Two other civilians were wounded in the attack on Tuesday.

Colonel Sher Shah, who was in the convoy, said the bomber hit the convoy on the main road linking Kandahar with the city's airport.

No Nato soldiers were injured, he said.

A civilian driving near the convoy died in the blast, while another civilian and an Afghan soldier were wounded, Shah said, adding that the bodies of the civilian and the bomber lay on the road.

On Monday, another bomber targeting a former police chief blew himself up in a market in neighbouring Helmand province, killing 17 people and wounding 47, according to the provincial governor's spokesman.

That blast wrecked shop fronts and left body parts and blood-soaked turbans among shattered glass in the bazaar of Lashkar Gah, the capital of Helmand province.

All the 17 dead were civilians, and 15 children were among the wounded, said spokesman Ghulam Muheddin.

Nato and the United Nations said it was a suicide attack.

Taliban message

But Qari Yousaf Ahmadi, who claims to speak for the Taliban, said Monday's attack was conducted with a remote-controlled bomb, and that it targeted a former Lashkar Gah police chief because he had served under the pro-communist government during the Soviet occupation of the 1980s.

The target and his son were killed.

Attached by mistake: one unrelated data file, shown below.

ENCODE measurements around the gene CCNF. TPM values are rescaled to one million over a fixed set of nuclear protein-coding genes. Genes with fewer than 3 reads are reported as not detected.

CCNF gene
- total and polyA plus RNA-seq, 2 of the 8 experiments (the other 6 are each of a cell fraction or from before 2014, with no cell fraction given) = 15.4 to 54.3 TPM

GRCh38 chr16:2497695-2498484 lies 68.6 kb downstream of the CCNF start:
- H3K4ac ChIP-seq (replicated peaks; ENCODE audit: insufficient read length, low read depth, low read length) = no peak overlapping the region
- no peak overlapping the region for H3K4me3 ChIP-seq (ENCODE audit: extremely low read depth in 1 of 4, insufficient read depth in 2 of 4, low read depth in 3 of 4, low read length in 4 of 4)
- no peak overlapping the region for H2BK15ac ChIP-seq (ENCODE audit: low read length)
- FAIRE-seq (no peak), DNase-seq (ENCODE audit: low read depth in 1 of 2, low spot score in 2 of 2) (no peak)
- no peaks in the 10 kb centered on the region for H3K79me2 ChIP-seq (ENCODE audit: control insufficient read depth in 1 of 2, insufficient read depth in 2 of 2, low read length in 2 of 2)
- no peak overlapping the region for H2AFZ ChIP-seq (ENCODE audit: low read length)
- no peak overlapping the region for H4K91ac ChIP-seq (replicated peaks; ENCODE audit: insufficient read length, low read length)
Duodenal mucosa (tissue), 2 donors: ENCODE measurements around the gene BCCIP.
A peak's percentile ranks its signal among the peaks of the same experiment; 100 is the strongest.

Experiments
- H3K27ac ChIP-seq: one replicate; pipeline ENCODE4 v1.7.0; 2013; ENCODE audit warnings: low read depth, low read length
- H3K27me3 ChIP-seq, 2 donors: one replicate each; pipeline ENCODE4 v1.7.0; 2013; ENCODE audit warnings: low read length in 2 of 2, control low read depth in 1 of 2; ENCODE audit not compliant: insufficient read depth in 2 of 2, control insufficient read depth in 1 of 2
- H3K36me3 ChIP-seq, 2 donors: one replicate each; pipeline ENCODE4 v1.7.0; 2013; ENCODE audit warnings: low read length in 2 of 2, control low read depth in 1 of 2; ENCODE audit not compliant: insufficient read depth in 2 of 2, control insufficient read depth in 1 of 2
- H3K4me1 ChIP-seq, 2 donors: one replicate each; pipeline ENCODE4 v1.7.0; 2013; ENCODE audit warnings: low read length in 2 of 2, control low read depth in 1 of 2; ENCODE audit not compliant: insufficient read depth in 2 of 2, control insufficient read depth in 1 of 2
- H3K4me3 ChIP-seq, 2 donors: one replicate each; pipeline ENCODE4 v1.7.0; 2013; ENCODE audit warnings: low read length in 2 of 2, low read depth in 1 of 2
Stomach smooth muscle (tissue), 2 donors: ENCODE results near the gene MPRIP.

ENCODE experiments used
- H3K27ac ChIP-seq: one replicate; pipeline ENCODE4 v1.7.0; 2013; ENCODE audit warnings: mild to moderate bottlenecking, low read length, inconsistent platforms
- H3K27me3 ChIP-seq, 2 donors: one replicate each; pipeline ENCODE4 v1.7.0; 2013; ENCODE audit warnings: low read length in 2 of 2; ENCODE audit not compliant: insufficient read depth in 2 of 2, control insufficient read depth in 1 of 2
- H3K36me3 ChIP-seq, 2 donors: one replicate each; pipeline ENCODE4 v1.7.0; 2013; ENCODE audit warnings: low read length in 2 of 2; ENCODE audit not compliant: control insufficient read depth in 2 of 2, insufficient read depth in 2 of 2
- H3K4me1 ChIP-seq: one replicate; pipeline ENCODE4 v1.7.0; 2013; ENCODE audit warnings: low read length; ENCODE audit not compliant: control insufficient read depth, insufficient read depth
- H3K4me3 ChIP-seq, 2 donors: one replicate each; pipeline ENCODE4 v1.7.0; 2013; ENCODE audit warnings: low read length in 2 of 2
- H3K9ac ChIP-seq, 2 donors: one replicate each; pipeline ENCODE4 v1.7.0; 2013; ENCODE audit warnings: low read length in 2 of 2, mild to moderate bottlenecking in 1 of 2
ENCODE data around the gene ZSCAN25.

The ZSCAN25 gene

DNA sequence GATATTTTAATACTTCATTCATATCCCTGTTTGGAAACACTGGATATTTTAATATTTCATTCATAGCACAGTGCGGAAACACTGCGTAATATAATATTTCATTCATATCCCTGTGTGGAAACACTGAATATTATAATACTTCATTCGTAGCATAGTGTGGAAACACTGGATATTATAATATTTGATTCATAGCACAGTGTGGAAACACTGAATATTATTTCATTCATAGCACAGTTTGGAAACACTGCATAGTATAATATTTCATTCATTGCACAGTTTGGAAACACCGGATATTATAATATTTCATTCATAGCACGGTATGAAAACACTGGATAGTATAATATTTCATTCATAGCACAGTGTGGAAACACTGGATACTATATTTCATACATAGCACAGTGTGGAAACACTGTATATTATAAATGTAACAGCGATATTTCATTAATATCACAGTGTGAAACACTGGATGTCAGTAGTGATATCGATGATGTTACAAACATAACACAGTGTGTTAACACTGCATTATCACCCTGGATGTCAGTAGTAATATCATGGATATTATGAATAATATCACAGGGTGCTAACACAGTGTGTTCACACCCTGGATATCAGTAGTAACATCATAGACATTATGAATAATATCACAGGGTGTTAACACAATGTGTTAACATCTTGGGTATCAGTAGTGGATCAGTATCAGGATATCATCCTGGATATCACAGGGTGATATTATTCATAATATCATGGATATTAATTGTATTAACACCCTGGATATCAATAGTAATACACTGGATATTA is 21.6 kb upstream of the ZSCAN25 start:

"We are very sad about the civilian casualties," Ahmadi said in a phone call from an undisclosed location.

"We only wanted to kill this former police chief."

Taliban fighters rely on civilians to provide them with shelter and sanctuary during their insurgency against foreign and Afghan troops, particularly in their former southern heartland.

Ahmadi often calls journalists to claim responsibility for attacks, although his exact ties to the Taliban leadership are unclear.

Bloodiest period

The attack was the second major bombing to kill civilians this month in southern Afghanistan, where insurgents are battling Nato-led troops and Afghan forces trying to extend the weak control of the central government.

Afghanistan is undergoing its bloodiest period of fighting since US-led troops ousted the Taliban government in late 2001 for not handing Osama bin Laden over to the US.

More than 1,600 people have died across Afghanistan in the past four months, according to an Associated Press tally of reports by US, Nato and Afghan officials.